In this poem, the narrator describes how their crush on Inachia faded, and now they are attracted to Lyciscus.
Petti, nihil me sicut antea iuvat
scribere versiculos amore percussum gravi,
amore, qui me praeter omnis expetit
mollibus in pueris aut in puellis urere.
hic tertius December, ex quo destiti
heu me, per Urbem (nam pudet tanti mali)
fabula quanta fui, conviviorum et paenitet,
in quis amantem languor et silentium
arguit et latere petitus imo spiritus…
nunc gloriantis quamlibet mulierculam
vincere mollitia amor Lycisci me tenet;
unde expedire non amicorum queant
libera consilia nec contumeliae graves,
sed alius ardor aut puellae candidae
aut teretis pueri longam renodantis comam.
--Horace, Epodes XI.1-10, 22-27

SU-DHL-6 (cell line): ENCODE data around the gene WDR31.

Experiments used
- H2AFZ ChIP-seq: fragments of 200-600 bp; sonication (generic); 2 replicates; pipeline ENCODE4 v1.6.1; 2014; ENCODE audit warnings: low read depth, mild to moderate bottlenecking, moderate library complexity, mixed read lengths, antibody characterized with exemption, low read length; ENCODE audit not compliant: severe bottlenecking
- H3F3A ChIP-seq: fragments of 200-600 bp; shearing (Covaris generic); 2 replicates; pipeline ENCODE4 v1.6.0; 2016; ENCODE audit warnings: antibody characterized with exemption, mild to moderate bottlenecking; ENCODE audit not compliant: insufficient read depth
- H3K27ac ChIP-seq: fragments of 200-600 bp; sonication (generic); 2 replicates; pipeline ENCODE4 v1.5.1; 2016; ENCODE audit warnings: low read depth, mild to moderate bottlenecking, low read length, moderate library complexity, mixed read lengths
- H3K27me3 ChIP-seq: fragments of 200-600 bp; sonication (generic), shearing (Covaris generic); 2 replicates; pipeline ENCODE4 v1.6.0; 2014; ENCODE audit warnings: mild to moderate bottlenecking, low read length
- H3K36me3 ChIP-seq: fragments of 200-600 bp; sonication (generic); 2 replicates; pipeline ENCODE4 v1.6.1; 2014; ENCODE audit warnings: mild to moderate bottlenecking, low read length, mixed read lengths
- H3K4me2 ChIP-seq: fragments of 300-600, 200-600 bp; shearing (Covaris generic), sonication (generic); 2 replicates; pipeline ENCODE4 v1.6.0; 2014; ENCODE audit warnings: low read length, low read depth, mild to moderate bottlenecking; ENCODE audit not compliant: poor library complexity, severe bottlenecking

Pettius, I just can’t keep writing poetry
The way I used to, now that I’m lovestruck.
This love impels me to burn (more feverously than others do!)
For a sweet boyfriend or girlfriend.
It’s been three Decembers
Since I stopped burning for Inachia…
Oh no! It’s shameful to admit this,
But I was the talk of the town,
I was no fun at parties,
Always quiet and withdrawn.
Now a love for Lyciscus has overtaken me,
A guy who boasts he can surpass a woman in softness.
And now nothing my friends tell me—advice or criticism—
Can help me, only a new crush
For a beautiful girlfriend
Or a long-haired boyfriend.
Name: Quintus Horatius Flaccus
Date: 65 BCE – 8 BCE
The Latin poet Horace is known for his famous line, “Carpe Diem.” He was an Italian-born poet who lived during the rise and reign of Rome’s first emperor, Augustus. Although his life began with civil unrest and uncertainty (his father was enslaved and later freed during the civil wars of the 1st century BCE), Horace became friends with the influential entrepreneur Maecenas and earned the position in Augustus’ literary circle. His poetry provides valuable insight into the so-called “Golden Age” of Augustan literature.
GOLDEN AGE ROME
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